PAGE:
Read by QxMD icon Read

Journal of Health Psychology

Lucianne J Valdivia, Lucas Pc Alves, Neusa S Rocha
This study aimed to translate into Brazilian Portuguese and evaluate the main psychometric properties from Spiritual Health and Life-Orientation Measure in a sample of 487 students aged 9-15 years in Southern Brazil. Spiritual Health and Life-Orientation Measure is divided into Ideals and Lived Experience sections and showed high internal consistency reliability (Cronbach's α = 0.94). Comparison of mean values between age showed a tendency to decrease spirituality scores with increasing age. Discriminate validity of mean scores between groups of atheists, "spiritual, but not religious," and religious was significant in all domains (0...
January 1, 2018: Journal of Health Psychology
Anne Lj Burke, Jane L Mathias, Linley A Denson
Despite many patients waiting more than 2 years for treatment at publicly funded multidisciplinary chronic pain services, waitlist studies rarely examine beyond 6 months. We investigated psychological adjustment and health-care utilisation of individuals ( N = 339) waiting ≤30 months for appointments at an Australian tertiary pain unit. Outcomes were relatively stable during the first 6 months, but long-term deteriorations in pain-related interference, distress and pain acceptance were evident, albeit with sex differences...
January 1, 2018: Journal of Health Psychology
Jacques Grisart, Nathalie Scaillet, Marie Michaux, Etienne Masquelier, Carole Fantini, Olivier Luminet
Fibromyalgia is associated with a premorbid hyperactivity. This study examines how contextual and personality factors contribute to premorbid hyperactivity. A total of 45 patients completed questionnaires. The results show that the number of children and the basic bodily needs neglect (and their interaction) explain nearly 50 percent of the variance of hyperactivity. The neglect toward bodily needs completely mediates the relation between self-oriented perfectionism and hyperactivity. This study suggests that hyperactivity itself would not have a pathological value, but that the neglect of basic bodily needs would represent a vulnerability factor in a hyperactive premorbid lifestyle in fibromyalgia patients...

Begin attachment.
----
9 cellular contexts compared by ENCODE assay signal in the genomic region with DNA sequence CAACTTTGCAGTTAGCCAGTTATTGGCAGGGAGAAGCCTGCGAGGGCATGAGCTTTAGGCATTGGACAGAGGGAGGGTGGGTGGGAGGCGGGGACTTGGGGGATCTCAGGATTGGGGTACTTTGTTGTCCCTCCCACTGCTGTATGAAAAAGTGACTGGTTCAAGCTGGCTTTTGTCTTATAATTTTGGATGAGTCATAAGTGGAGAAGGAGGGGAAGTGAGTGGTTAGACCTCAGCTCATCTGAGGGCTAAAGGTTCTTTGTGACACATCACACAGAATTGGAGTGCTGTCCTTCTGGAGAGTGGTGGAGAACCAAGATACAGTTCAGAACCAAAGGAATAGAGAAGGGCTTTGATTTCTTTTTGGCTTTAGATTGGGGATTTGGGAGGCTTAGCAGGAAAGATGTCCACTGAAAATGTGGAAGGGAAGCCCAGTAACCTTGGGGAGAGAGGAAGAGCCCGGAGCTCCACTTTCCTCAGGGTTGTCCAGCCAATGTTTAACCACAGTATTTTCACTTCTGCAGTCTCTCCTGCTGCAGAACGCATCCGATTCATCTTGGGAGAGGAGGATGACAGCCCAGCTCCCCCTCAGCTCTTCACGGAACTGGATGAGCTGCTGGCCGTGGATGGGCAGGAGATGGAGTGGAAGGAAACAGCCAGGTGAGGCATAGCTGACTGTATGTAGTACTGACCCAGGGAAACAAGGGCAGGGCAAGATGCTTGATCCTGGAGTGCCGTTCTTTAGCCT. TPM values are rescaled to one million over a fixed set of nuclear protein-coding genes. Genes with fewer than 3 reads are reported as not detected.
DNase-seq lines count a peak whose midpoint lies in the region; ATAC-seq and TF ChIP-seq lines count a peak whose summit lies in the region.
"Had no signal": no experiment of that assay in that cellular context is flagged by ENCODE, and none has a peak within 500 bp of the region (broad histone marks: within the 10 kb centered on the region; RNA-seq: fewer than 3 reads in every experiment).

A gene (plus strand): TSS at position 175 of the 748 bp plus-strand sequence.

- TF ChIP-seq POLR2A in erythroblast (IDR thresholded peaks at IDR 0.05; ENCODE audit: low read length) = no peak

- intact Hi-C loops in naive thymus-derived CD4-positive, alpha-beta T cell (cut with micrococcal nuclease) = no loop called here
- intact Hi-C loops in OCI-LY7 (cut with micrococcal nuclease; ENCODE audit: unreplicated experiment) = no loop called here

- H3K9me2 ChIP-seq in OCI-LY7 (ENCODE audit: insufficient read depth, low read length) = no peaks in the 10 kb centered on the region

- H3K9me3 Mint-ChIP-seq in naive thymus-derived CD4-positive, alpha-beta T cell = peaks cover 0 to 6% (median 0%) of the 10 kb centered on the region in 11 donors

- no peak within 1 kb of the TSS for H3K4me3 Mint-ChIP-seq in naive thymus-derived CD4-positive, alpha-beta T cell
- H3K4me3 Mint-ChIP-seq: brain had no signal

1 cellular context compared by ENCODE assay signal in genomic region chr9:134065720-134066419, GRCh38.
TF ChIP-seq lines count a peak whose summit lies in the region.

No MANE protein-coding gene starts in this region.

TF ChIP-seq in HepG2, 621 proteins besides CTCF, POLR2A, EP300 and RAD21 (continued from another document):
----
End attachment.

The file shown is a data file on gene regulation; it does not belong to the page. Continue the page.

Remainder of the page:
January 1, 2018: Journal of Health Psychology
Alexandro Andrade, Guilherme Torres Vilarino, Sofia Mendes Sieczkowska, Danilo Reis Coimbra, Guilherme Guimarães Bevilacqua, Ricardo de Azevedo Klumb Steffens
This study investigated the relationship between sleep quality and fibromyalgia symptoms in 326 patients. The Pittsburgh Sleep Quality Index was used to assess the presence of sleep disorders. Multivariate analysis of variance was performed to determine the influence of fibromyalgia symptoms on sleep quality. The prevalence of sleep disorders was 92.9 percent. Patients reported generalized pain (88.3%), memory failure (78.5%), moodiness (59%), excessive anxiety (77.5%), and concentration difficulties (69...
January 1, 2018: Journal of Health Psychology
Sarah E Lillie, Steven S Fu, Angela E Fabbrini, Kathryn L Rice, Barbara A Clothier, Elizabeth Doro, Anne C Melzer, Melissa R Partin
The need for cognitive closure describes the extent to which a person, faced with a decision, prefers any answer in lieu of continued uncertainty. This construct may be relevant in lung cancer screening, which can both reduce and increase uncertainty. We examined whether individual differences in need for cognitive closure are associated with Veterans' completion of lung cancer screening using a self-administered survey ( N = 361). We also assessed whether need for cognitive closure moderates an association between screening completion and lung cancer risk perception...
January 1, 2018: Journal of Health Psychology
Roger C McIntosh, Gail Ironson, Neal Krause